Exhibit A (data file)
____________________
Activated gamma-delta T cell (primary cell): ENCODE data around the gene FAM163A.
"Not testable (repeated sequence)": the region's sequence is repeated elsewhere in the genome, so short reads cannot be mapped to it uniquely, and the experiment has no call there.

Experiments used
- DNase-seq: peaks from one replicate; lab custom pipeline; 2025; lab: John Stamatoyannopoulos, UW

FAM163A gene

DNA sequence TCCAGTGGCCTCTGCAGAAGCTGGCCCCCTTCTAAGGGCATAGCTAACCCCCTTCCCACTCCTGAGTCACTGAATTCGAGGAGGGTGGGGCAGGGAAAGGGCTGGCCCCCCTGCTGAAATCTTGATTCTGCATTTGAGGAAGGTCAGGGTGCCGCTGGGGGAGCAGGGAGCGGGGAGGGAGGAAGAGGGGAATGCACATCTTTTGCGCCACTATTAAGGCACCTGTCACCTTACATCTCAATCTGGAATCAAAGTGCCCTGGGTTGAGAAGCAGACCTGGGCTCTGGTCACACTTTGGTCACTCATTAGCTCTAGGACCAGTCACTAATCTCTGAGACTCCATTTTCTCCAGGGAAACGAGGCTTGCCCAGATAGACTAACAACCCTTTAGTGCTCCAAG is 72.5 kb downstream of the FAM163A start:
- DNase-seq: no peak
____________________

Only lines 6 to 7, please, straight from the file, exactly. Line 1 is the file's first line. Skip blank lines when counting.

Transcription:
DNA sequence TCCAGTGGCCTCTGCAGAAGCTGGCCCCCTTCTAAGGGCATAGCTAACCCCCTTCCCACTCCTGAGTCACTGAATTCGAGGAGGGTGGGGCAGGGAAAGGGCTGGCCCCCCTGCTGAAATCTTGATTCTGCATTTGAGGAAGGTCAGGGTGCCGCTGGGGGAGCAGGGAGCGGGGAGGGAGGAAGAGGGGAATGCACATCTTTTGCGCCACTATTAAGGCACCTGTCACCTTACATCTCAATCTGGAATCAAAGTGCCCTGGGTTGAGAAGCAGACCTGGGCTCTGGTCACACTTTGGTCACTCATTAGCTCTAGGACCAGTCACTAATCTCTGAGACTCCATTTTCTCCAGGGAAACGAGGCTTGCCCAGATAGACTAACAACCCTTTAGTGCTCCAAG is 72.5 kb downstream of the FAM163A start:
- DNase-seq: no peak